In 1980, Jimmy Carter faced Ronald Reagan, who made the pro-life position a central part of his political manifesto. Indeed, Reagan wrote a book that defended the sanctity of human life—a bold act in a tumultuous time. Though as Governor of California, Reagan had signed one of the most pro-abortion laws in American history, he later regretted that decision and felt guilty for having been part of enacting that bill into law. By the time he ran for president, he stood firmly for the pro-life position. Reagan set a precedent for the Republican Party—no standard bearer after him was anything but fully committed to the pro-life platform.

For the Democratic Party, however, the opposite logic took hold.

That logic became very clear in 1992 with the election of William Jefferson Clinton as President of the United States. President Clinton held a position slightly different from President Carter—he did not speak of abortion as morally wrong, but argued that it should be safe, legal, and rare.

The “safe, legal, and rare,” argument was even advocated by Hillary Clinton in her first run for President in 2008. In 2016, that language completely disappeared from Clinton’s vocabulary. The Democratic position on abortion evolved from legal but morally wrong, to legal but should be rare, to now a full and unequivocal advocacy for unfettered access to abortion, period. The 2016 national platform of the Democratic Party was radically pro-abortion, right down to demanding taxpayer funding for abortion throughout the nation. Clinton’s advocacy for abortion was a hallmark of her 2016 campaign and she pledged that she would only appoint judges to the federal courts and the Supreme Court who would pledge in advance to uphold Roe v. Wade.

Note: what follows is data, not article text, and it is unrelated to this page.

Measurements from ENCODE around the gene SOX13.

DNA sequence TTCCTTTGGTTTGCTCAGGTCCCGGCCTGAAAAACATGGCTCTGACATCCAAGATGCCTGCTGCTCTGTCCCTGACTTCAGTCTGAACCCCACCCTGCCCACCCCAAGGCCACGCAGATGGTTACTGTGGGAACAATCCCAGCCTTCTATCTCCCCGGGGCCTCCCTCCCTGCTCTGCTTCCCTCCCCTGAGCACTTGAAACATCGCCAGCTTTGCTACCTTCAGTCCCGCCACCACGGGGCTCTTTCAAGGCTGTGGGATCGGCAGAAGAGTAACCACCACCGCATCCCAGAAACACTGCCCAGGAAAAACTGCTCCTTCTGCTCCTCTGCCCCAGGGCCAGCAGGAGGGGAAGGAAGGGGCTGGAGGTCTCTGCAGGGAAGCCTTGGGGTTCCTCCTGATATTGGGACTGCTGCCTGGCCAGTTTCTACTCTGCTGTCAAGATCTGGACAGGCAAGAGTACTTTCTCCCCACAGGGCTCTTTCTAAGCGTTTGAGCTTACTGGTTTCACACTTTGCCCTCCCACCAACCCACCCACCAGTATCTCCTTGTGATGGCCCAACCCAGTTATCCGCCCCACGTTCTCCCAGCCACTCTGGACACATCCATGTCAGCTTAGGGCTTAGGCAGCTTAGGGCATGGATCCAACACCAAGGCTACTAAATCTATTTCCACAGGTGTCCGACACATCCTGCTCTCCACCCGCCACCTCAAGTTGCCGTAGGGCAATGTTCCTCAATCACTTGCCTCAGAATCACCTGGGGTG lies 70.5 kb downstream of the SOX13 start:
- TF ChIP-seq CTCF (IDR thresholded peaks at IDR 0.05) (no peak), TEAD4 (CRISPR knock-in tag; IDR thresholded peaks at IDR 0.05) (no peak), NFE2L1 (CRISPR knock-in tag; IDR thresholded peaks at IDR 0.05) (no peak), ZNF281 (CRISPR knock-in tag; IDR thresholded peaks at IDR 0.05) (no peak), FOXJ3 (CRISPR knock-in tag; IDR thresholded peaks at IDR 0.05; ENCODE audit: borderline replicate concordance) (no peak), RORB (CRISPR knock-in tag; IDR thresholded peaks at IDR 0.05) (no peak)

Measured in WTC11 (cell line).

Four years later, the Democratic Party has doubled down on its pro-abortion orthodoxy. It has and will continue to go to war with any state that dares to restrict or limit abortions—even laws that are designed to protect a woman’s health in the context of an abortion. The latest example of this is the Louisiana law now being adjudicated before the Supreme Court. The State of Louisiana passed legislation that required doctors who perform abortions to have admitting privileges in a hospital within thirty miles. That should be common sense health practice, but the Democratic Party has decided to sacrifice safe and rare in exchange for unrestricted access to abortion on demand.

From the Christian worldview, when we affirm the sanctity of all human life, it is virtually impossible to negotiate to what might be considered a moderate or mediating middle position on the issue of abortion. The pollsters tell us over and over again that Americans do not hold to an “extreme” position on abortion. But what exactly does that mean?

If it means anything, it means a lack of consistent thinking on the part of so many Americans who don’t think about the issue of abortion until, perhaps, they are answering the pollster’s question. Once, however, you begin to assess the moral reality of abortion, there is no possibility of a middle ground.

Indeed, Linda Greenhouse, contributing opinion writer for The New York Times and veteran reporter of the United States Supreme Court, wrote a recent article with the headline, “The Supreme Court’s Fictional Middle Ground on Abortion: There Is No Such Thing.” This is the only moment in which I found myself in complete agreement with Linda Greenhouse. There is no middle ground when it comes to abortion demanded as a right. It is entirely fictional.

The absence of a middle ground position was revealed on Tuesday when Dan Lipinski lost the Democratic Primary election for Illinois’s third Congressional District—he lost because of his stance on abortion and his opponents ran against his pro-life convictions. The Democratic Party has entrenched itself on the issue of abortion, stating unequivocally that failure to adhere to the pro-abortion orthodoxy disqualifies you from fellowship within its ranks.

The Democratic Party still claims to be the party of inclusion, welcoming a diversity of voices. That too, it seems, is fiction.

R. Albert Mohler, Jr.